Celia Whitler's Web site doesn't read like the typical musician's list of CD release advertisements and merchandise sales. Instead, she starts by admitting that she likes Starbucks.
She always orders a soy chai. She likes Starbucks, she writes, because the counter person repeats her name when she calls out her order, "Soy chai for Celia."
The story winds around her coffee shop experience, explaining how good it feels to have someone know you. But the next day, the counterperson hands the "Soy chai for Celia" across the counter and doesn't look her in the eye. The connection was imagined.
"They don't really know me," she said. "They just want me to buy their coffee."
The story that began at the counter of Starbucks ends with a Bible verse, an approach that Whitler uses in most of her songs. Her music is half story telling, half spiritual lesson.
In her last album, "In Plain View" she muses about her father's death in the song "Only you."
"It's about how in life we struggle to connect with other folks, but it's only God that sees us and knows us completely," Whitler said. "That song really resonates with folks."
Whitler left her life as an elementary school teacher in Plano, Texas, to pursue her dream of becoming a Christian singer.
She moved to Nashville and began the long process of sifting through thousands of songs to find her signature sound.
"The beginning of the artist is the song and what stories do they have to tell," she said. "I discovered that if I wanted songs that connected with people, I had to write them myself."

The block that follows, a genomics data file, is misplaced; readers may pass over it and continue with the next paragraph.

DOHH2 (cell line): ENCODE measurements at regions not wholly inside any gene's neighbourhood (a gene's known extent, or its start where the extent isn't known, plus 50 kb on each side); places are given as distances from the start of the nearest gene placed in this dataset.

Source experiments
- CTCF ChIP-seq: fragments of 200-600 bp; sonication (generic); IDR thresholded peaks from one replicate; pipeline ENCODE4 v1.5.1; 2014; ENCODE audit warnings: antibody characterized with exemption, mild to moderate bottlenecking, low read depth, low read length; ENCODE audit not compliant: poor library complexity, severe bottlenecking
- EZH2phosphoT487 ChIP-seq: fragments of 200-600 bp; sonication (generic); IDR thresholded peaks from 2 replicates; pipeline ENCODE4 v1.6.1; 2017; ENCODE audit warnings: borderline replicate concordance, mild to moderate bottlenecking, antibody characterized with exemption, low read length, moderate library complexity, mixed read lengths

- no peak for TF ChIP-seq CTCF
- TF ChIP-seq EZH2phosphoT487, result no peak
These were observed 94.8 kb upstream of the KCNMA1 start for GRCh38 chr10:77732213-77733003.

One of her new songs, written with Billy Montana, is called "Many Years from Now." The narrator is praying for her children.
"They are praying that their children will find someone, that they will be in love and that person will stay with them," Whitler said.
When Whitler first stepped out on her own as a musician she took gigs set up by her friends, who were youth directors. From there, she started playing at Methodist retreats and conference events and began building her fan base.
"I never worried about where I played," she said. "My goal is to be myself, offer my gifts and encourage other people to do the same."
At the beginning of her career, she kept in touch with fans through a newsletter. The numbers grew until she was mailing to more than 10,000 people.
It became unmanageable, and she transferred her mailing list to the Internet.
"I read other artists' newsletters, and it was all about sales," she said. "I decided to make mine about more than that. I want it to be about my life and who God is in my life."
-- To reach Autumn Phillips call 871-4210 or e-maill email@example.com